Exploring cultures and communities – the slow way

Letter from Europe

  • — Issue 2014/4 posted by hidden europe on

Snow falls over all the city, covering the cobbles and the pathways. In the gentle stretch of parkland that lines the valley of the Ilm, snow drapes the follies and the ruins. In the middle of Weimar, statues of stern men are laced with light snow. A tricorne for Goethe, an icicle for Schiller.

article summary —

Dear fellow travellers

Snow falls over all the city, covering the cobbles and the pathways. In the gentle stretch of parkland that lines the valley of the Ilm, snow drapes the follies and the ruins. In the middle of Weimar, statues of stern men are laced with light snow. A tricorne for Goethe, an icicle for Schiller.

Thank goodness for the snow. It helps reclaim Weimar. The snow mocks the signs in the park demanding that visitors refrain from walking on the grass. Today we are free. Grass and footpaths fuse under a soft white blanket. Today we can stroll with impunity through new territory, daring to set foot in places we normally might not tread.

Today we can laugh at the luminaries. There is a comic smudge of snow on Bach's nose. Franz Liszt drips in an undignified manner. Snow falls gently on the living who slip and slide through the market square, keen to take shelter from the weather. Snows falls gently on the graves around the Russian Orthodox church.

"A touch of Russia," murmur the spirits of the dead. And here, indeed, there is a fragment of Mother Russia, for the earth on which the church stands was transported all the way to Weimar from Saint Petersburg.

On days like this, new spirits emerge from the shadows of Weimar. The statues of stern men hold no sway in empty streetscapes. So others can claim the city unto themselves. Today is a day to remember the women who have added a little colour to Weimar life. It is a day to huddle on the red couches in the Resi café and enjoy coffee and cake, just as a young Marlene Dietrich did when she studied music in Weimar.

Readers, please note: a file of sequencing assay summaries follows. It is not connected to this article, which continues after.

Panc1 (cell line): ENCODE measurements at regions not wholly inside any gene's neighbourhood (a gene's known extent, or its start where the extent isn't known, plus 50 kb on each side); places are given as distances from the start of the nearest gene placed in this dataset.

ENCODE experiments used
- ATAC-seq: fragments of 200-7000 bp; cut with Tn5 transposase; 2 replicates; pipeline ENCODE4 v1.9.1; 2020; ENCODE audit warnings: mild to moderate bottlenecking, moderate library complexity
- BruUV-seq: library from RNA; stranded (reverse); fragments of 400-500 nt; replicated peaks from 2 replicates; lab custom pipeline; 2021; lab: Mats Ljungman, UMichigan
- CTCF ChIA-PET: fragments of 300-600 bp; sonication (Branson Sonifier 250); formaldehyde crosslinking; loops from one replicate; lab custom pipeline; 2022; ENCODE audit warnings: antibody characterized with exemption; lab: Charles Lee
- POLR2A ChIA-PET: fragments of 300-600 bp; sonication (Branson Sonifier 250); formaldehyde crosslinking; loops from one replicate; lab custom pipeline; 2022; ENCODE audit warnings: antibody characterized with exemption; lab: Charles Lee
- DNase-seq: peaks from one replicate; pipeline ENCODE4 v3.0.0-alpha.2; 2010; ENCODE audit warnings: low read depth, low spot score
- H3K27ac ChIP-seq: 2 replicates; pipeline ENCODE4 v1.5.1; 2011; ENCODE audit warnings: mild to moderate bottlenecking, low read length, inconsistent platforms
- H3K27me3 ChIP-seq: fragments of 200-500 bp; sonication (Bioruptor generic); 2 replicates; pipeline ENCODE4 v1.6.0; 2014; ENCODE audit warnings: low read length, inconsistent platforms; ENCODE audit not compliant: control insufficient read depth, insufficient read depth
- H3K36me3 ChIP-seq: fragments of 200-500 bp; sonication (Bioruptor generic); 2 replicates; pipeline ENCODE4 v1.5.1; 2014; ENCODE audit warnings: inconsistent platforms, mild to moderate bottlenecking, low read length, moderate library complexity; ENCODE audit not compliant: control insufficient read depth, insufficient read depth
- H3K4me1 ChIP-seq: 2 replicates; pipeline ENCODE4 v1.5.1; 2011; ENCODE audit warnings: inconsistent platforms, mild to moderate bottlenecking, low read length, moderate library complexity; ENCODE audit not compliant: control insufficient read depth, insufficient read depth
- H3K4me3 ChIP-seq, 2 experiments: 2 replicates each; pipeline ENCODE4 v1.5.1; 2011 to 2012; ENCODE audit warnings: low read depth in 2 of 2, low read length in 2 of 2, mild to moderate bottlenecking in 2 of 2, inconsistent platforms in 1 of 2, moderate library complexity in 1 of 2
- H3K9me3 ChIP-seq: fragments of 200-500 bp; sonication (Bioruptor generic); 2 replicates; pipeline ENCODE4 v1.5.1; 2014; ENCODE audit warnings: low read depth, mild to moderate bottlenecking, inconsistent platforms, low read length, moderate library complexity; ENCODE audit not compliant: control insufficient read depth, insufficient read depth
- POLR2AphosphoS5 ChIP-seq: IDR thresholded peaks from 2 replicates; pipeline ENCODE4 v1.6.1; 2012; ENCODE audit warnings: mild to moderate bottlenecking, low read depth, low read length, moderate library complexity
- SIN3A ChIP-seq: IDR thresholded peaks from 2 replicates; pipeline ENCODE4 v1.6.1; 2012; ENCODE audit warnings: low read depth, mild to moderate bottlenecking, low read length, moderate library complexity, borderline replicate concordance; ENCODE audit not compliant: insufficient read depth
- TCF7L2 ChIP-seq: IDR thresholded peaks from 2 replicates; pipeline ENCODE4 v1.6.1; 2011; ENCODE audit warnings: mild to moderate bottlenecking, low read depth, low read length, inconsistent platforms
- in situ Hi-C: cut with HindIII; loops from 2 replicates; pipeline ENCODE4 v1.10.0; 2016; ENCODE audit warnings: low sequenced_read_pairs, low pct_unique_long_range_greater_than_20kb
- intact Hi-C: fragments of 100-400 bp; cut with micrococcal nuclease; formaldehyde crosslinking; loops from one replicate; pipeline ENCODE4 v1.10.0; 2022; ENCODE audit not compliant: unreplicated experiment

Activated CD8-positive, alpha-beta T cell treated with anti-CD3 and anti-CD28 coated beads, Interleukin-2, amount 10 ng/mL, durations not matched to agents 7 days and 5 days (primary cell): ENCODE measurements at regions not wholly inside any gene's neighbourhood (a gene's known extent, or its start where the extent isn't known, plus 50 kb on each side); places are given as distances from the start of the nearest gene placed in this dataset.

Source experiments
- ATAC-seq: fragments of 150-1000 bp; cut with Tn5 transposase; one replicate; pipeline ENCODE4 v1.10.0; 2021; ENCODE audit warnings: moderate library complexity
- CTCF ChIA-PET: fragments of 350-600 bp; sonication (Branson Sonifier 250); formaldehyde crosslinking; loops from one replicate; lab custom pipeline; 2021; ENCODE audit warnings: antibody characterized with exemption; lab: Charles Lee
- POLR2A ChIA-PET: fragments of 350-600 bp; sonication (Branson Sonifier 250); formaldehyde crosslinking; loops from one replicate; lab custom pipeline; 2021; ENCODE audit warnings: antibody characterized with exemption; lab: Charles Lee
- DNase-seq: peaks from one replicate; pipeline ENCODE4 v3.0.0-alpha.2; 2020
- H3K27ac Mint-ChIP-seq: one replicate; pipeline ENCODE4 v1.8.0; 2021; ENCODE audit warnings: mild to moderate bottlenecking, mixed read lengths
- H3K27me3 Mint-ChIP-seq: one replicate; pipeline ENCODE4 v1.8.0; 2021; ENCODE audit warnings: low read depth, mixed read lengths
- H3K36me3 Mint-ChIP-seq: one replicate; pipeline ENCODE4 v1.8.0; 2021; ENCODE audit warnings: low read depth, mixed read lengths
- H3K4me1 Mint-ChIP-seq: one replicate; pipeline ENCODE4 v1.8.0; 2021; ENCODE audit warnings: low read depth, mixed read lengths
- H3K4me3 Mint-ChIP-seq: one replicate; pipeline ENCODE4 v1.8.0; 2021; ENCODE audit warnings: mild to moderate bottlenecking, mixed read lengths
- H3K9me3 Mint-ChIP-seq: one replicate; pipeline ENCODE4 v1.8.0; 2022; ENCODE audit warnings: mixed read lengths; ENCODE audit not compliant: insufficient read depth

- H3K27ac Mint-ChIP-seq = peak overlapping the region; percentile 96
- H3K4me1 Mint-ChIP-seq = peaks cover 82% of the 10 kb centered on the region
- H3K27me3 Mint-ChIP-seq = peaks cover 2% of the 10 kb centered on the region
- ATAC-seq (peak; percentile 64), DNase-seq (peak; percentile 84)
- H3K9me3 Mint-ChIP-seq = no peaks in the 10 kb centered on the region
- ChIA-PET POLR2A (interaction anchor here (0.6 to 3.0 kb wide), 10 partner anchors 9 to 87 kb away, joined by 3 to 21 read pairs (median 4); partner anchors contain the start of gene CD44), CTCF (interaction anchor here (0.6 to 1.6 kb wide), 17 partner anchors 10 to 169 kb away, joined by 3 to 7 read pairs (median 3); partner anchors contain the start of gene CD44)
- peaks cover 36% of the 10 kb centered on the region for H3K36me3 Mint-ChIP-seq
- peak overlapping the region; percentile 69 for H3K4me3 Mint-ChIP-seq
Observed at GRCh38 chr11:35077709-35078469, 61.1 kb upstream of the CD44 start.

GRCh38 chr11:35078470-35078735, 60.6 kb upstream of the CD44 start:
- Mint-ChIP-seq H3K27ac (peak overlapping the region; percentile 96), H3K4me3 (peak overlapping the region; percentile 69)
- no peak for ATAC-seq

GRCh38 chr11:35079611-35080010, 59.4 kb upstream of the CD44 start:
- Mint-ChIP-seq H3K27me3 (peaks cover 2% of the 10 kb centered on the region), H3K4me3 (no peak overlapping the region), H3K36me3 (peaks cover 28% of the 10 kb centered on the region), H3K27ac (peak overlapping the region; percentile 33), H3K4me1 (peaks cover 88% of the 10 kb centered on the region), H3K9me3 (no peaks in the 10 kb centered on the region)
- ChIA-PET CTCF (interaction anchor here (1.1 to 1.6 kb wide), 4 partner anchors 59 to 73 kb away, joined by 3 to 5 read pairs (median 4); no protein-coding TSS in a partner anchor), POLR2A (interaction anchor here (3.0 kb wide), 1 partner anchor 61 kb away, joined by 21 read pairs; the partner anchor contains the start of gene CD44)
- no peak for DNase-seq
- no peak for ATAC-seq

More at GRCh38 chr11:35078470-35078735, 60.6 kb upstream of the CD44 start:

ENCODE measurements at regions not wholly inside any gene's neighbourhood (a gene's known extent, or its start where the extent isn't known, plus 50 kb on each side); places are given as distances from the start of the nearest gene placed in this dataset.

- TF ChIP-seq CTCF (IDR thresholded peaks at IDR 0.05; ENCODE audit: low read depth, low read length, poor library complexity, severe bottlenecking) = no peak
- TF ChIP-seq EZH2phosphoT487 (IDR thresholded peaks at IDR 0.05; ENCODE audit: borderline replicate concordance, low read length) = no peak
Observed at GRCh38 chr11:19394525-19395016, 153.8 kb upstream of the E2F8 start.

The male luminaries are many, but the Weimar story makes little space for women - like writers Gabriele Reuter and Jutta Hecker. Women only get a mention if they have grand titles (like Princess Anna Amalia) or through their connections with illustrious Weimar men (such as Charlotte von Stein on account of her friendship with Goethe). Few visitors to Weimar hear of Gisela Kraft, the socialist poet who remarkably moved from the capitalist comforts of West Berlin to discover another kind of Germany in the east. She settled in Weimar and, apart from her own writing, is remembered for introducing German readers to Turkish writer Nâzim Hikmet through her translations of his work into German.

So let's step out today and smile at Schiller's icicles. And have, just for once, a day without Goethe. Let's trample in the places we'd normally dare not step. Let's make space for the other half of Weimar. For the cultural heart of Germany (as the region styles itself in the tourist brochures) has only half a heart if it makes no space for women.

Let's start with coffee and cake in the Resi, for that's the place where Weimar folk have long gathered. And then let's discover the other half of Weimar.

Nicky Gardner and Susanne Kries
(editors, hidden europe magazine)

This article was published in Letter from Europe.

About The Authors

hidden europe

and Susanne Kries manage hidden europe, a Berlin-based editorial bureau that supplies text and images to media across Europe. Together they edit hidden europe magazine. Nicky and Susanne are dedicated slow travellers. They delight in discovering the exotic in the everyday.